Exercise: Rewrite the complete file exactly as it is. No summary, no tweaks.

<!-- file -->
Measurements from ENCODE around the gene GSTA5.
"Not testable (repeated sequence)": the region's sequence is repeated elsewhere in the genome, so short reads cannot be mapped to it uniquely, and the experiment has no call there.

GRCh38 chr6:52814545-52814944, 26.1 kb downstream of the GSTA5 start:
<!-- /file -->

Measurements from ENCODE around the gene GSTA5.
"Not testable (repeated sequence)": the region's sequence is repeated elsewhere in the genome, so short reads cannot be mapped to it uniquely, and the experiment has no call there.

GRCh38 chr6:52814545-52814944, 26.1 kb downstream of the GSTA5 start: